At tomorrow’s City Council meeting, a motion by Councilmembers Gleam Davis, Caroline Torosis and Jesse Zwick directs city staff to “evaluate the potential” to place a ballot measure on the November 2024 ballot that would tax paid parking structures (ie garages and paid lots) to fund a host of transportation projects. The motion specifically mentions safe options for students and seniors and deferred maintenance on the city’s parking facilities downtown.
“The data is quite clear,” writes Caro Vilain, a local mobility advocate. “We’re currently dealing with a traffic violence crisis, as well as a climate crisis.”
Villain is referring to data reported by the city. Santa Monica’s Local Roadway Safety Plan states that there were 2,334 collisions on local streets that were reported to the city with ~5% of these collisions (125) resulting in severe injury or death. At the same time, the city’s Greenhouse Gas Inventory Report shows that, by a wide margin, Vehicle Transportation is the largest source of GHG pollution in the city.
“Motor vehicles represent 68.5% of our greenhouse gas emissions as a city,” she continues. “If we want to reduce our emissions, we have to change how people get around our city.”
Even if the council approves the initial motion tomorrow, a separate future motion would need to approve the exact language of a measure, to be written by city staff.
The council recently unanimously passed a motion restating its commitment to Vision Zero transportation planning and directed city staff to examine ways to better place safety at the center of planning and funding projects. Given the recent unanimous stance; it is likely that tomorrow’s motion will pass.
Getting council approval and voter approval are different stories.
At this early stage, organized advocates are enthusiastic for the proposed ballot measure. Santa Monica Spoke, the Santa Monica Safe Streets Alliance, and the local chapter of Streets for All are encouraging stakeholders to write to the council to express their support. Readers can express support using SFA’s alert.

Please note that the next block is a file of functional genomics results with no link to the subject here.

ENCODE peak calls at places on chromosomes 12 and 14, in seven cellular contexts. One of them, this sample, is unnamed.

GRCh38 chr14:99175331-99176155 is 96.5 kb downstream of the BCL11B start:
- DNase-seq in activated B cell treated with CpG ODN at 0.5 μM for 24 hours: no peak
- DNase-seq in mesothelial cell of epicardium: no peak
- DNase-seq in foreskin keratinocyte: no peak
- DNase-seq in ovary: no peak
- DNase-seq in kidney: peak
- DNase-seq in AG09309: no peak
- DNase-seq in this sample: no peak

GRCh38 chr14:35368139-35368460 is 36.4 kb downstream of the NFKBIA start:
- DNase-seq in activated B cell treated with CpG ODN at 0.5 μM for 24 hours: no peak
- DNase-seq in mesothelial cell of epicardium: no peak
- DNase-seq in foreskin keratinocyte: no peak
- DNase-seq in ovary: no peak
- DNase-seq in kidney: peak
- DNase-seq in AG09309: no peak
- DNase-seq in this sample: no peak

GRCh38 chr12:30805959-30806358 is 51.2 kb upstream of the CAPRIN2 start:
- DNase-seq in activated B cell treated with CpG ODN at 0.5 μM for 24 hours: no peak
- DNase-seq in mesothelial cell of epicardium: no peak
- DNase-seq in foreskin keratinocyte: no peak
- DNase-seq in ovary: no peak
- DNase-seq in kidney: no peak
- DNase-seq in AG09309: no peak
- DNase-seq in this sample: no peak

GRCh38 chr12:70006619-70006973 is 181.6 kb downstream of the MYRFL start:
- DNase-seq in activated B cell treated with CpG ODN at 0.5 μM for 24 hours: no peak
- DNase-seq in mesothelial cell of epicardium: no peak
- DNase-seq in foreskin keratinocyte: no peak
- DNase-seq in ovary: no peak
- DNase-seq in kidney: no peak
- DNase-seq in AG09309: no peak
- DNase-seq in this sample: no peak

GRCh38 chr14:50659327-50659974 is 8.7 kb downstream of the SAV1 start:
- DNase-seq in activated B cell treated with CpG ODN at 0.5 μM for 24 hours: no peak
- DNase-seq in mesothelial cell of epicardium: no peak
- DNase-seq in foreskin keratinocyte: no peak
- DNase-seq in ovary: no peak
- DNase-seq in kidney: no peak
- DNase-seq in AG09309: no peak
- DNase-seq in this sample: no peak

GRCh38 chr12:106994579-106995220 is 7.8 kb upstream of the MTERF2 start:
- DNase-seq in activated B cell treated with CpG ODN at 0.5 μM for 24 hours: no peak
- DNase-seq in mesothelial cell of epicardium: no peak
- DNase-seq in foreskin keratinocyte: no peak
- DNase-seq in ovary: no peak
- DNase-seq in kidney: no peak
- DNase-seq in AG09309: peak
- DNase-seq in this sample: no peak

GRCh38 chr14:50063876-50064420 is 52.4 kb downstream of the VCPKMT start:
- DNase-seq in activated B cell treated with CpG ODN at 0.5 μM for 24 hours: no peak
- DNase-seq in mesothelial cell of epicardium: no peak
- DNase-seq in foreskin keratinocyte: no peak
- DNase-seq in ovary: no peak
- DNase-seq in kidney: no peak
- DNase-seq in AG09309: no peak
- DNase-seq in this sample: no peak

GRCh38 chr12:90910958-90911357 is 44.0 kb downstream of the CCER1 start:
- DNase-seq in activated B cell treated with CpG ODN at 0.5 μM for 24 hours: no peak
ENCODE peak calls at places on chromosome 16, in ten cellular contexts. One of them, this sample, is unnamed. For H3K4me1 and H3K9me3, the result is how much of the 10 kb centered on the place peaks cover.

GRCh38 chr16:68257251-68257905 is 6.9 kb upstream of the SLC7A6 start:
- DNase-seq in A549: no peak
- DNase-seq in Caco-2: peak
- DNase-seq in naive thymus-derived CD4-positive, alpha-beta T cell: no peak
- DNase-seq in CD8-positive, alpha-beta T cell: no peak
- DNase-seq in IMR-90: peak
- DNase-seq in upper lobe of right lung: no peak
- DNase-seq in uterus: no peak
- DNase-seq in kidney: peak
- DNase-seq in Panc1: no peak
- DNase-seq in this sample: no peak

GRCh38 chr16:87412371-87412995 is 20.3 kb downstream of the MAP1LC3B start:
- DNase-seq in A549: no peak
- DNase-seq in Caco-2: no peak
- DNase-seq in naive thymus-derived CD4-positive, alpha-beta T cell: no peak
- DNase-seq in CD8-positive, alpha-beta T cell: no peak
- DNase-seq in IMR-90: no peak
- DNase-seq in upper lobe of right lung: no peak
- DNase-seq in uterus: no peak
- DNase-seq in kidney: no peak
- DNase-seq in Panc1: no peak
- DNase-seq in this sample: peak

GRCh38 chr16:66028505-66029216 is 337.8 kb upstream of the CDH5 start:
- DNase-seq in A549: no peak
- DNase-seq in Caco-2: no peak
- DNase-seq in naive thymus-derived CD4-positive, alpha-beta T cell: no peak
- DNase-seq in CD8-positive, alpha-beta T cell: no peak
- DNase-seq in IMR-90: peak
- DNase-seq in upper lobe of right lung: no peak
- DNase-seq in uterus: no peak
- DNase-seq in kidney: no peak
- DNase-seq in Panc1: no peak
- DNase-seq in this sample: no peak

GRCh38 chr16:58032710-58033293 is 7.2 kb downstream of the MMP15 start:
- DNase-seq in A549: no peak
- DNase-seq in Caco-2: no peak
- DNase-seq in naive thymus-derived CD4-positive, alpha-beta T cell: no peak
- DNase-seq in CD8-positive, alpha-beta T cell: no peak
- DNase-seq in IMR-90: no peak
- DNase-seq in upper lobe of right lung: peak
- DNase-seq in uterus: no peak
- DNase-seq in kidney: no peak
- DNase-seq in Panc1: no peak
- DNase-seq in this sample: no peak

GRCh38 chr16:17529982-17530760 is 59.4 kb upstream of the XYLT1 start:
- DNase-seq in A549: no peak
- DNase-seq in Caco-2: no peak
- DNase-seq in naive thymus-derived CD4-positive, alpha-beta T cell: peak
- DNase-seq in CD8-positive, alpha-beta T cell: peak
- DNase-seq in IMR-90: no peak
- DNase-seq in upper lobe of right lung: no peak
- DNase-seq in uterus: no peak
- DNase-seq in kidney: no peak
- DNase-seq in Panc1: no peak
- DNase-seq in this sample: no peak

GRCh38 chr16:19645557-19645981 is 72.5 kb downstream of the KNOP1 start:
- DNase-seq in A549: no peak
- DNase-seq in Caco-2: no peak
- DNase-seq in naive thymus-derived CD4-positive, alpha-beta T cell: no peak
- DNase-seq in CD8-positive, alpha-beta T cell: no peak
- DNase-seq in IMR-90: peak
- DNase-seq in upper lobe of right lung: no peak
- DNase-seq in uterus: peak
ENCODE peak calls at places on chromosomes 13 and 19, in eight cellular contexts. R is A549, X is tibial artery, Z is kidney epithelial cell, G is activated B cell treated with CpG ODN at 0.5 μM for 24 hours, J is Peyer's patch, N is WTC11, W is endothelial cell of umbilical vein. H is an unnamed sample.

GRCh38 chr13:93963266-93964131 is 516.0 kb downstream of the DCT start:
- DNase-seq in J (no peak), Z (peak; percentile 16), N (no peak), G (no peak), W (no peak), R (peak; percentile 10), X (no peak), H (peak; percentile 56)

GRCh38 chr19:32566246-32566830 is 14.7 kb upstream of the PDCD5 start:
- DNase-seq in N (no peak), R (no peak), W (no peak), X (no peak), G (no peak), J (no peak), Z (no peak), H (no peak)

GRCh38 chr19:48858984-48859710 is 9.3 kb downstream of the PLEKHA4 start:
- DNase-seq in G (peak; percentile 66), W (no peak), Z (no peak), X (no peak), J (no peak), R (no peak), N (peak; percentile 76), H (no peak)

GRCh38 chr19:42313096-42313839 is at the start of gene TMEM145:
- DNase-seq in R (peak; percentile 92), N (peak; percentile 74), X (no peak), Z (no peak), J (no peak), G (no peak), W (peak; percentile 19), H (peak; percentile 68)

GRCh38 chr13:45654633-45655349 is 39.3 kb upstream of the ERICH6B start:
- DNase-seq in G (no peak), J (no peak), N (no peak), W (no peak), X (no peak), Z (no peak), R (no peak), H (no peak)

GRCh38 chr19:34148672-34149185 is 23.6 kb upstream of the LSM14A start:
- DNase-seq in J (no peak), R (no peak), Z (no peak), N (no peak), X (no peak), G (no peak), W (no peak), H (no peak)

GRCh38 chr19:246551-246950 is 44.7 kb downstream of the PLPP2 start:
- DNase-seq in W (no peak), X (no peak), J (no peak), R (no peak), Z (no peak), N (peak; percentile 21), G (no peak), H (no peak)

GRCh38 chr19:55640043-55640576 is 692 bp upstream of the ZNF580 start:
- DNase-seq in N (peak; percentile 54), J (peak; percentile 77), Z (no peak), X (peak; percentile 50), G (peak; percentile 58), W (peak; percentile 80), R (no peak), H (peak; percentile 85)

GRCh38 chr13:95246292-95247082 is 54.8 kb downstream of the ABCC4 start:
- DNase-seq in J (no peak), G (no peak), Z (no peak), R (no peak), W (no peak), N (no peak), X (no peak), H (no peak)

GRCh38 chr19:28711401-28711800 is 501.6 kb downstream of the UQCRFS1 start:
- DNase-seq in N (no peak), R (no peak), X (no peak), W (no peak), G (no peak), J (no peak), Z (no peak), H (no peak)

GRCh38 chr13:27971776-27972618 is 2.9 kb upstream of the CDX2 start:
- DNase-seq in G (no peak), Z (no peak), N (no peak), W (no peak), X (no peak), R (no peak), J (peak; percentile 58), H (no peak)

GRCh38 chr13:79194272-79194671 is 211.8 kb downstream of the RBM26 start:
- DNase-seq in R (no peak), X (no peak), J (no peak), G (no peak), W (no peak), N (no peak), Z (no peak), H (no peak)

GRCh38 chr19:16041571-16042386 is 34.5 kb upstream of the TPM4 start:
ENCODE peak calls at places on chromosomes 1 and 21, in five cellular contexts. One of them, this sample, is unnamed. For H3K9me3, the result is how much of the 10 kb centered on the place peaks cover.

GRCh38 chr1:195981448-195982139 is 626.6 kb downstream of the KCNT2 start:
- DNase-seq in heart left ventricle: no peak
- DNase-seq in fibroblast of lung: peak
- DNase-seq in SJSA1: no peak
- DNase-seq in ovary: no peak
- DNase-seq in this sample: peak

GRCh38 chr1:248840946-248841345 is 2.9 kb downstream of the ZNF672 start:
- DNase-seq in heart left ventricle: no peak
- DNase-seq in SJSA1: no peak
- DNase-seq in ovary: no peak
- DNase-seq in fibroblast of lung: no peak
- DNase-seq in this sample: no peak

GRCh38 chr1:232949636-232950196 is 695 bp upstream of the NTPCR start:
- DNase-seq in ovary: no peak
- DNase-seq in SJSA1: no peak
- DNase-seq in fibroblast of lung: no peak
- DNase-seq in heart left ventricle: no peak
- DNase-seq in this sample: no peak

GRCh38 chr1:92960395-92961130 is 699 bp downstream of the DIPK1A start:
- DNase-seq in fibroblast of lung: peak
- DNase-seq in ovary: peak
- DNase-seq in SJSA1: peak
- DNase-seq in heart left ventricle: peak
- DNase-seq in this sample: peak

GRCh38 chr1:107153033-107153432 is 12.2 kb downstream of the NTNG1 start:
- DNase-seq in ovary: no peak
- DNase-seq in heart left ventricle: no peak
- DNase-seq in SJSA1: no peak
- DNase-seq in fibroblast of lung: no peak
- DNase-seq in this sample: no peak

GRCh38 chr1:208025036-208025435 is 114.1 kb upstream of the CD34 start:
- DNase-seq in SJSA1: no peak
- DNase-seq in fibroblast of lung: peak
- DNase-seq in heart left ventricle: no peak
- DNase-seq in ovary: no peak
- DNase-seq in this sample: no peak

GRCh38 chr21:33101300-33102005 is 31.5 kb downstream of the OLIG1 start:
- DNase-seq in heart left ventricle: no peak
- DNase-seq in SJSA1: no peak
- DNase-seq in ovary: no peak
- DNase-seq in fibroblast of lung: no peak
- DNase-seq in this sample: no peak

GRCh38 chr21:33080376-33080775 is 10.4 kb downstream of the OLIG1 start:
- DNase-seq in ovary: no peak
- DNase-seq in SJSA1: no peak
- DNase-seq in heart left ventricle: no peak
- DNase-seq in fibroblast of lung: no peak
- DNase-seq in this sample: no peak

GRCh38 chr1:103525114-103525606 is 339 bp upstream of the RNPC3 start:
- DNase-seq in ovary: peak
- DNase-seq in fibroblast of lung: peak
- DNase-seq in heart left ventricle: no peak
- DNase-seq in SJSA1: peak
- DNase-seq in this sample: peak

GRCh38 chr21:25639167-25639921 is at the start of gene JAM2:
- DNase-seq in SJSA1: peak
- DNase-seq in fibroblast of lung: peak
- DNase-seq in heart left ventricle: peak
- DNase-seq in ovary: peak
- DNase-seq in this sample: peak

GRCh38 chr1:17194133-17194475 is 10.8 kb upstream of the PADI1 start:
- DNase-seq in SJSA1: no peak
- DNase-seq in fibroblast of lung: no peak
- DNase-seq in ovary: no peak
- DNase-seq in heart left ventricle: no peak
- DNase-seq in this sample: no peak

In their support letter, SM Spoke and SMSSA note, “The city is still recovering from 2020 budget cuts. Those cuts reduced mobility planning staff and cut resources for SRTS (Safe Routes to School) programming… This measure can help restore some of these critically necessary assets and resources to improve safety.”
Right now, there is no organized opposition to the measure. If the city gets it onto the ballot, it is likely that the owners of the impacted parking lots would make a case for low cost parking as the cost of the tax would likely be passed on to those parking.
The motion also directs city staff to begin discussion with the California Coastal Commission to ensure that any measure crafted by the city would be in compliance with state law.
Tomorrow’s meeting begins at 5:30, although the “public portion” doesn’t begin until 7:00 p.m. at the earliest. Details on how to attend or send public comment beyond what’s in SFA’s alert can be found at the City Clerk’s website.